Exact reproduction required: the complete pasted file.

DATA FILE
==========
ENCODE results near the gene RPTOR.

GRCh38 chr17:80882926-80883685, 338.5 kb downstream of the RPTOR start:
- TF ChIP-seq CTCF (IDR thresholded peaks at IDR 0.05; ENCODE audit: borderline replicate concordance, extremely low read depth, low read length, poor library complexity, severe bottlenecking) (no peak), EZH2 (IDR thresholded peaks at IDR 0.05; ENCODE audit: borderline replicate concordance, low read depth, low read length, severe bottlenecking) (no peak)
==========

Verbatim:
ENCODE results near the gene RPTOR.

GRCh38 chr17:80882926-80883685, 338.5 kb downstream of the RPTOR start:
- TF ChIP-seq CTCF (IDR thresholded peaks at IDR 0.05; ENCODE audit: borderline replicate concordance, extremely low read depth, low read length, poor library complexity, severe bottlenecking) (no peak), EZH2 (IDR thresholded peaks at IDR 0.05; ENCODE audit: borderline replicate concordance, low read depth, low read length, severe bottlenecking) (no peak)